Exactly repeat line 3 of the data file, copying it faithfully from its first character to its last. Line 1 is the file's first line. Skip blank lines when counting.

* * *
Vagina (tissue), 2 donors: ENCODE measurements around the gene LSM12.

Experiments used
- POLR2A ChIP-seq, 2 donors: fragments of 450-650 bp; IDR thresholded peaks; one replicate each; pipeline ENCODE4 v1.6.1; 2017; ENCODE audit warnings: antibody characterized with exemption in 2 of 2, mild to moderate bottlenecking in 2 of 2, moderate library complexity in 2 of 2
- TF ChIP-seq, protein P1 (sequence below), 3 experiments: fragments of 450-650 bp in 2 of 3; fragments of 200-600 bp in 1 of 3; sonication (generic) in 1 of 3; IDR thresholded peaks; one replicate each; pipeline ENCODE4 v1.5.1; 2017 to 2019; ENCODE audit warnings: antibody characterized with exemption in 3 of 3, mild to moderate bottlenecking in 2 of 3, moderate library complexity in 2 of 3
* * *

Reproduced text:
- POLR2A ChIP-seq, 2 donors: fragments of 450-650 bp; IDR thresholded peaks; one replicate each; pipeline ENCODE4 v1.6.1; 2017; ENCODE audit warnings: antibody characterized with exemption in 2 of 2, mild to moderate bottlenecking in 2 of 2, moderate library complexity in 2 of 2